• Microsoft Executive Said "Vista Capable" Label Misled Consumers
  • January 9, 2009
  • Law Firm: Manatt, Phelps & Phillips, LLP - Los Angeles Office
  • Microsoft’s former co-president Jim Allchin described the company’s decision to permit PC makers to label machines as Vista Capable even though they were incapable of running all of Windows Vista’s features as “terrible” and “misleading,” according to new e-mails revealed recently in a consumer fraud suit against the company.

    “I believe we are going to be misleading customers with the Capable program,” Allchin wrote in an April 2006 e-mail to a group of Microsoft product executives. PC manufacturers “will say a machine is Capable and customers will believe that it will run all the core Vista features. The fact that [one of Vista’s features, its 3-D Aero interface,] won’t be there EVER for many of these machines is misleading to customers,” wrote Allchin, who retired from Microsoft when Vista was launched in January 2007. He added that he considered the Vista Capable campaign “wrong for customers.”

    The Vista Capable program was aimed at reassuring customers who bought PCs prior to Vista’s debut that they would be able to upgrade to the new operating system once it became available. Other e-mails entered as evidence allegedly demonstrate that Microsoft had earlier lowered the specifications for a Vista Capable PC to satisfy Intel, whose 915 graphics chipset was not capable of running Vista’s 3-D Aero interface.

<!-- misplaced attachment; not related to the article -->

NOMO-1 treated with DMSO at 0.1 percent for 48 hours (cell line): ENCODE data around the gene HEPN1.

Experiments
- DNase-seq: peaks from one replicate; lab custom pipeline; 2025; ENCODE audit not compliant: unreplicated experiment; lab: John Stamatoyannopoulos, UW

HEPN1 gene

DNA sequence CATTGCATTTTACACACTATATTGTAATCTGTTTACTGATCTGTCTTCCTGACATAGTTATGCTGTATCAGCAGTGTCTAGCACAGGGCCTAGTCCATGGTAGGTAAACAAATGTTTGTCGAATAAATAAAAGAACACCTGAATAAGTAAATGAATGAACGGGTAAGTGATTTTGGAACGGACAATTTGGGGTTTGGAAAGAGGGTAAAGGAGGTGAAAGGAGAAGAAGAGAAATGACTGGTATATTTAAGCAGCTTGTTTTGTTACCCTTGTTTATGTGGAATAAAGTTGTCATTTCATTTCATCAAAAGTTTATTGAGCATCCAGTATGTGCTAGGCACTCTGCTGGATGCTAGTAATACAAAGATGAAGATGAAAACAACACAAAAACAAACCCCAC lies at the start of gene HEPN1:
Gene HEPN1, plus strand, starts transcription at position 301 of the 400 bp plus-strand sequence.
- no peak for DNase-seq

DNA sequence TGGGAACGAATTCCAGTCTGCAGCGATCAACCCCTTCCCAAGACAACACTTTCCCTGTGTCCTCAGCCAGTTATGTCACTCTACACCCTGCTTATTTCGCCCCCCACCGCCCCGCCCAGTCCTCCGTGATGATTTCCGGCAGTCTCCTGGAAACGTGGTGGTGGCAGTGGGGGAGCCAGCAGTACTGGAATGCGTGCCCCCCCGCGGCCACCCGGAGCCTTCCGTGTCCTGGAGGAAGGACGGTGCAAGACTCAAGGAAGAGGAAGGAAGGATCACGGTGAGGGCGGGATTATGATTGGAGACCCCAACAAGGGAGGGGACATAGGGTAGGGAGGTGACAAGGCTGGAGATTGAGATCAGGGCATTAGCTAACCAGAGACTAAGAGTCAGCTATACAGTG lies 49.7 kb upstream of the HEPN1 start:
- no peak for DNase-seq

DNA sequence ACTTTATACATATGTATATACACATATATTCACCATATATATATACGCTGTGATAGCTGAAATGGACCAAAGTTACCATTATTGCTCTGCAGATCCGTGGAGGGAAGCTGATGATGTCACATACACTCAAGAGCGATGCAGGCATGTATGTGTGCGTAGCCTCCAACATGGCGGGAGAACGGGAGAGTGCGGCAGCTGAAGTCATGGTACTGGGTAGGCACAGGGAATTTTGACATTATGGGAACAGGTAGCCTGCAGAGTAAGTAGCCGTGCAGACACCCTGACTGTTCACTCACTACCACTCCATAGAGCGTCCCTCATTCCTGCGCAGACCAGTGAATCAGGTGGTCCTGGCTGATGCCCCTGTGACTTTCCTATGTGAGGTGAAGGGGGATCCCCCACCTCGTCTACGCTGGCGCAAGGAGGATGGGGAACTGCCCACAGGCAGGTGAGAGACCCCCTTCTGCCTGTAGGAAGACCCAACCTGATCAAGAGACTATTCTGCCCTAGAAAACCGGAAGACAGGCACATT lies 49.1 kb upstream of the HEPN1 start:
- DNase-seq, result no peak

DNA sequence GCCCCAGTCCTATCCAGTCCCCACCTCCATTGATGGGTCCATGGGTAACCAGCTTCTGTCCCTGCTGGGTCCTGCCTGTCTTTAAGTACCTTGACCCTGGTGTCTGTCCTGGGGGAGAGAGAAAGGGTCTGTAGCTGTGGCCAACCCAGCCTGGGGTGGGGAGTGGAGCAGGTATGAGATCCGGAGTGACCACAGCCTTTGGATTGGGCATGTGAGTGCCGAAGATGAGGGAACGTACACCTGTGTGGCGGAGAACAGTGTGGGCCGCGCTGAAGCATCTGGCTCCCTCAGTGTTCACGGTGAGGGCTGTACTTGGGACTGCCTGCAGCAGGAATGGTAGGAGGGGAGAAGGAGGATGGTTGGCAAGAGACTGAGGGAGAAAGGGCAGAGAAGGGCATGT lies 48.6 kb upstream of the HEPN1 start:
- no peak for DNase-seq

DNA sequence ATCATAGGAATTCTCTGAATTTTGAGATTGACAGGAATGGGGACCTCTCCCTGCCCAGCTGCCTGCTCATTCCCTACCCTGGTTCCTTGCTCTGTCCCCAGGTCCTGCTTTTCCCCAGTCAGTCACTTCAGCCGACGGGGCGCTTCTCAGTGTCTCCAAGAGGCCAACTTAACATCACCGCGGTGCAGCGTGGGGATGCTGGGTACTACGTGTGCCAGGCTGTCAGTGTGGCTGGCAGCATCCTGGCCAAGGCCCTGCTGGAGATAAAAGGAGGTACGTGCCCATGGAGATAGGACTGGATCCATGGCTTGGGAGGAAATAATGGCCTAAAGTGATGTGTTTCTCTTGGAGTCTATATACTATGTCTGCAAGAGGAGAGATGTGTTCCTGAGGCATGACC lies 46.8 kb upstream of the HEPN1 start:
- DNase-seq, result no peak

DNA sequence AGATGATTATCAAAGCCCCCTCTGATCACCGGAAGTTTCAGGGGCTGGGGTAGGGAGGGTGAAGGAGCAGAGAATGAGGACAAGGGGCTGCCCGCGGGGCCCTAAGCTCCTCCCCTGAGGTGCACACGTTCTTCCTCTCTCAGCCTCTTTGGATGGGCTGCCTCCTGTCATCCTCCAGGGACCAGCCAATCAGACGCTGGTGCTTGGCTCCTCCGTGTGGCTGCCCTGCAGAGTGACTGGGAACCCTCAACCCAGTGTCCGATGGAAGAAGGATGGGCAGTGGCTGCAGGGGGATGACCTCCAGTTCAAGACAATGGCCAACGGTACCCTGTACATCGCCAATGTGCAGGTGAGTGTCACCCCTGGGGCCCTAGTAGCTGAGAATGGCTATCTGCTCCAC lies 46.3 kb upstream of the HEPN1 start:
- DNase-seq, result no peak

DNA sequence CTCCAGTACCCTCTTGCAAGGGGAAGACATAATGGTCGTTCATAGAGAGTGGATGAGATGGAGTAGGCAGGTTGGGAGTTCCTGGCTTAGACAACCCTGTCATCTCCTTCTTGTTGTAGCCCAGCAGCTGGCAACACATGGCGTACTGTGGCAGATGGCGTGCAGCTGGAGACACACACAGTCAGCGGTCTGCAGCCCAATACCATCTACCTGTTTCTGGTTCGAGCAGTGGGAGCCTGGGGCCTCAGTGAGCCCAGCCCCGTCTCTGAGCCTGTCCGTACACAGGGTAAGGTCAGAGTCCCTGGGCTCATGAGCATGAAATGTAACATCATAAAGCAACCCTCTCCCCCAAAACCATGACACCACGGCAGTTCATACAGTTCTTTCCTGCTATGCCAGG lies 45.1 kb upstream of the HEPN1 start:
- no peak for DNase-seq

A class action lawsuit charges Microsoft with deceptive marketing practices, alleging that Microsoft purposefully misled customers by marketing computers as Vista Capable computers even though they lacked the power to fully support all of its features. Consumers Dianne Kelley and Kenneth Hansen first sued Microsoft last March in federal court in Washington state, claiming they were victimized by “bait and switch” sales tactics. Earlier this year, a court granted class action status to the case.

    Microsoft has argued that it did not deceive consumers because the Vista Capable campaign distinguished between PCs that could run the basic version of the operating system and those able to run the premium version.